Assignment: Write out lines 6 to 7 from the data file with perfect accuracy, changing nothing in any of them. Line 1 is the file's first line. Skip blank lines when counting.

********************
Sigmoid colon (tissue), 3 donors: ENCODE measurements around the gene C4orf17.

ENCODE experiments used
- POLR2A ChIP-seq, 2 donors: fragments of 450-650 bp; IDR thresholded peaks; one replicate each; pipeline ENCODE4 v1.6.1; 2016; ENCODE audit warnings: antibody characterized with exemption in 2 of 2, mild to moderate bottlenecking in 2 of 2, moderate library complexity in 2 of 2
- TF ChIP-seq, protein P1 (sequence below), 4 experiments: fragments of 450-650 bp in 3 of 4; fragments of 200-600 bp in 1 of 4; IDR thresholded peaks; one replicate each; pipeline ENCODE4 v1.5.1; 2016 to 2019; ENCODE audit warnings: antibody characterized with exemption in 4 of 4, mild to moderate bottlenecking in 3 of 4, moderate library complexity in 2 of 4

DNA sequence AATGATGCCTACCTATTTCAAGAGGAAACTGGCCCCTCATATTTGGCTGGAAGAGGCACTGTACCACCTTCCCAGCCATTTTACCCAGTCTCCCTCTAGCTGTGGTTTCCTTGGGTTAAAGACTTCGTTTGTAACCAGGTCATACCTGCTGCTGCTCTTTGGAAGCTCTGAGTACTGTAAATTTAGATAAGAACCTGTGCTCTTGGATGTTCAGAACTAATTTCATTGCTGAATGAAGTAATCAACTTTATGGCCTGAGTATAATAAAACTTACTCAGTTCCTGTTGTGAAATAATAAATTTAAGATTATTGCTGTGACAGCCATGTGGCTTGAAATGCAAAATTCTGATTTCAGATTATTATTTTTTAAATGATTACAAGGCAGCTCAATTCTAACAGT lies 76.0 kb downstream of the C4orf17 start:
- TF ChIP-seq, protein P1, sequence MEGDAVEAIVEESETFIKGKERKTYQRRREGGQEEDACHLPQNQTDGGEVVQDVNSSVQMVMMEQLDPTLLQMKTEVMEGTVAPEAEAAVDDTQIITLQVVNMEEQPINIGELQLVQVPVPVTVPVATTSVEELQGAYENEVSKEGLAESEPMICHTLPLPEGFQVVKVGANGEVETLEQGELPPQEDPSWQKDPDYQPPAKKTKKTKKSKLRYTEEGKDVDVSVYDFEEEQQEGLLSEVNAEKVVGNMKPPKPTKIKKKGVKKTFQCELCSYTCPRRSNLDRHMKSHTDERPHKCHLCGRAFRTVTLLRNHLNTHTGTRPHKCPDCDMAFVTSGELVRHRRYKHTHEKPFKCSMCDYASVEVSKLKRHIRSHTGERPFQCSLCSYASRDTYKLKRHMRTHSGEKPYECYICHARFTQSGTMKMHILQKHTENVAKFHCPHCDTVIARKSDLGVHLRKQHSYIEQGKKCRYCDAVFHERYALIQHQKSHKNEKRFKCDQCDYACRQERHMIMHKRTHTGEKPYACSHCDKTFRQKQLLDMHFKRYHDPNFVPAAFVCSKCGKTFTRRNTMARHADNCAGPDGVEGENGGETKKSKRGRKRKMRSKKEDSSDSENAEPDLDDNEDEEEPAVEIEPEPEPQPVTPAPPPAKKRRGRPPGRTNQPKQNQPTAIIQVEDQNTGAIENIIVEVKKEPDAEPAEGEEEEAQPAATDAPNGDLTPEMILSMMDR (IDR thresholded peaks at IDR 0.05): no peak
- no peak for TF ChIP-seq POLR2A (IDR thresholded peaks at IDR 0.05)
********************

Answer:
- TF ChIP-seq, protein P1, sequence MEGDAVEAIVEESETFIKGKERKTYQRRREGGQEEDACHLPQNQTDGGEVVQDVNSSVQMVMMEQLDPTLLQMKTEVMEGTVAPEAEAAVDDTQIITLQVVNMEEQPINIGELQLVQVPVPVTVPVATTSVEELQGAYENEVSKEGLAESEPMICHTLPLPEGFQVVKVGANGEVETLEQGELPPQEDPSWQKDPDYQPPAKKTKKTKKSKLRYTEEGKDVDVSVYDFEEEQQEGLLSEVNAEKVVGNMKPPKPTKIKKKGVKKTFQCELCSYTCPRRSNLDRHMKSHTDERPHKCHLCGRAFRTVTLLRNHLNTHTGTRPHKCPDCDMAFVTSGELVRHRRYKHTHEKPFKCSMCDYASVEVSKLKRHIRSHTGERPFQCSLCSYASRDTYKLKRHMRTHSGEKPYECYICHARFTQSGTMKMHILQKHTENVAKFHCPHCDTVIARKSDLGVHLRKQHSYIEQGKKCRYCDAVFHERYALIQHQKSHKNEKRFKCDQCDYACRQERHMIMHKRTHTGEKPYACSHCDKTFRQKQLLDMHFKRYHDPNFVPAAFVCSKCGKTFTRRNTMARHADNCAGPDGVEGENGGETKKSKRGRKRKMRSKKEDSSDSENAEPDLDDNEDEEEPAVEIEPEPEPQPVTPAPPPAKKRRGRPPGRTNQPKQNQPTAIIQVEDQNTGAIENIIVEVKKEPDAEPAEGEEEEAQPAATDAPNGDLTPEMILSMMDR (IDR thresholded peaks at IDR 0.05): no peak
- no peak for TF ChIP-seq POLR2A (IDR thresholded peaks at IDR 0.05)